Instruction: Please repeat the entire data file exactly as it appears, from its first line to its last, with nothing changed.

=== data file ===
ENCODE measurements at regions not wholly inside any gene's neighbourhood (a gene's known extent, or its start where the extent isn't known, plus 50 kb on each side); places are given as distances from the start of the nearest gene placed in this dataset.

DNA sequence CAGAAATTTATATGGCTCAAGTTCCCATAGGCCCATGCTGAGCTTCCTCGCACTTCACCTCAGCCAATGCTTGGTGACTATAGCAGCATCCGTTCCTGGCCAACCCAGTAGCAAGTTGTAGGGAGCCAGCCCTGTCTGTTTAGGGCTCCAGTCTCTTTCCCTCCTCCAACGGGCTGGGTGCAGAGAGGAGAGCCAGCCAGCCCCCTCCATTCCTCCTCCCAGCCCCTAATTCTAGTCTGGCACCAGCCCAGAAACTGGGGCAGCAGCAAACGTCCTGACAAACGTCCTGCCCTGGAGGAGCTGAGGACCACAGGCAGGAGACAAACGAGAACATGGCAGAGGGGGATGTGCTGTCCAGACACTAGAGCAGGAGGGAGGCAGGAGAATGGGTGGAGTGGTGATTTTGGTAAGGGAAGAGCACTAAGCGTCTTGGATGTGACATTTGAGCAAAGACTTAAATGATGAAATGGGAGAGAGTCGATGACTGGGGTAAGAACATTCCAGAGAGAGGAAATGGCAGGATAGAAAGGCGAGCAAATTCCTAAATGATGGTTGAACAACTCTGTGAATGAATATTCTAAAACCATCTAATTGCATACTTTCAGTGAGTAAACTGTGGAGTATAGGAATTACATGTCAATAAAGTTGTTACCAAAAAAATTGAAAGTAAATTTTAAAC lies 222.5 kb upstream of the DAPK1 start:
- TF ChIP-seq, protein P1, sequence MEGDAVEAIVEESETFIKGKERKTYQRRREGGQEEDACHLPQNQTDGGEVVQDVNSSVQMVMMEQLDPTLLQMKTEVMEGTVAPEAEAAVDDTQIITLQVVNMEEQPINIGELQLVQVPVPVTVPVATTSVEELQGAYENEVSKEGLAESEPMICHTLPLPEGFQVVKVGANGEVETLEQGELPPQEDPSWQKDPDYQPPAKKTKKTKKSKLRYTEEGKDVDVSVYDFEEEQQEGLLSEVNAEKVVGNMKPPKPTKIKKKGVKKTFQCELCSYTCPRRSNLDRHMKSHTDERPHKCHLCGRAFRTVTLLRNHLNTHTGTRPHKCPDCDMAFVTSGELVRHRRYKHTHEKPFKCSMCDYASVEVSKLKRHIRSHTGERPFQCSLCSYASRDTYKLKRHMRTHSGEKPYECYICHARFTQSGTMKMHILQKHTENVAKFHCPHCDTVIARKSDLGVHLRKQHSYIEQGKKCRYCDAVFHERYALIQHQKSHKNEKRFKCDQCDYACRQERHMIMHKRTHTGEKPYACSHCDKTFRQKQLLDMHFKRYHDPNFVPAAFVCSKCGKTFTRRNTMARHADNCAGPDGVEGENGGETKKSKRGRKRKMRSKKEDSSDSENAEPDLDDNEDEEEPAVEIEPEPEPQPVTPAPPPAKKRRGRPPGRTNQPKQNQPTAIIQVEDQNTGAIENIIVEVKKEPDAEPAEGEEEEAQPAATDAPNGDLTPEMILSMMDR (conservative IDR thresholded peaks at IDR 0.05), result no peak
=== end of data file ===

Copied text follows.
ENCODE measurements at regions not wholly inside any gene's neighbourhood (a gene's known extent, or its start where the extent isn't known, plus 50 kb on each side); places are given as distances from the start of the nearest gene placed in this dataset.

DNA sequence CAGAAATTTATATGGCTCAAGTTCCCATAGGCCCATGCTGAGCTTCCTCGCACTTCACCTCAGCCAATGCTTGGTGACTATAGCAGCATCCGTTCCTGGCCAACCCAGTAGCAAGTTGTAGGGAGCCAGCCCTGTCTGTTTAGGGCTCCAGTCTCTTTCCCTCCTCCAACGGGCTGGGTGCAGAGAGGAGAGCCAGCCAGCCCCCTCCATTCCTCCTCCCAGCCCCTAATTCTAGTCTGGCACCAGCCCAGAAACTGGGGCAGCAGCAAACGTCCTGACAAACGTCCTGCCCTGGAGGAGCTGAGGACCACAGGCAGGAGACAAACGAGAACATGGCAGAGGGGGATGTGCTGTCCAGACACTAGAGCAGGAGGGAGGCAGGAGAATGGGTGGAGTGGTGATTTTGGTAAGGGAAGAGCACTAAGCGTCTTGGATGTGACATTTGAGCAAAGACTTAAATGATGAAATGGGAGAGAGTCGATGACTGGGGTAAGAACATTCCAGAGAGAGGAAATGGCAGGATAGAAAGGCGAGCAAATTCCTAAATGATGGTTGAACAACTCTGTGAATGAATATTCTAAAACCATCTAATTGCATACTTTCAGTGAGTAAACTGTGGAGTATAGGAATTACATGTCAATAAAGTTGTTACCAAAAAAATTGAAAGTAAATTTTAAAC lies 222.5 kb upstream of the DAPK1 start:
- TF ChIP-seq, protein P1, sequence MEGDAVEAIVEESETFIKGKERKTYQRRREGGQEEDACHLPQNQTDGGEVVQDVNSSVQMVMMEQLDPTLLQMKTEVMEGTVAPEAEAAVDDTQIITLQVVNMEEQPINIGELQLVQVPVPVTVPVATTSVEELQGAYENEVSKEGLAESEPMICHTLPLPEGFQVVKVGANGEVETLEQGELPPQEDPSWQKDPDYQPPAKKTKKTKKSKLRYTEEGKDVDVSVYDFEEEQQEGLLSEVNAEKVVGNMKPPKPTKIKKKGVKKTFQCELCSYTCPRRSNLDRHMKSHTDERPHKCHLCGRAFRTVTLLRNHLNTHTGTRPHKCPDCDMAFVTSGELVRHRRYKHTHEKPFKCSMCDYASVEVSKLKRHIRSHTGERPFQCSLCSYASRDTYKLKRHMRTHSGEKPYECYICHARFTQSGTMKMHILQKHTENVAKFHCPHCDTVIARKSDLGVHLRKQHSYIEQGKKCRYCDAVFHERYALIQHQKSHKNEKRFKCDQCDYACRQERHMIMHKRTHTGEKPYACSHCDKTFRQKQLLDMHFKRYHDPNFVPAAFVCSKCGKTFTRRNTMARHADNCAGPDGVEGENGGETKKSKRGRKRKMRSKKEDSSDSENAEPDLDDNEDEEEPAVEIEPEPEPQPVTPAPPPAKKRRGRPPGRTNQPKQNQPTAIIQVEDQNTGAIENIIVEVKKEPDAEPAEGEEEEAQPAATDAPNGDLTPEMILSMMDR (conservative IDR thresholded peaks at IDR 0.05), result no peak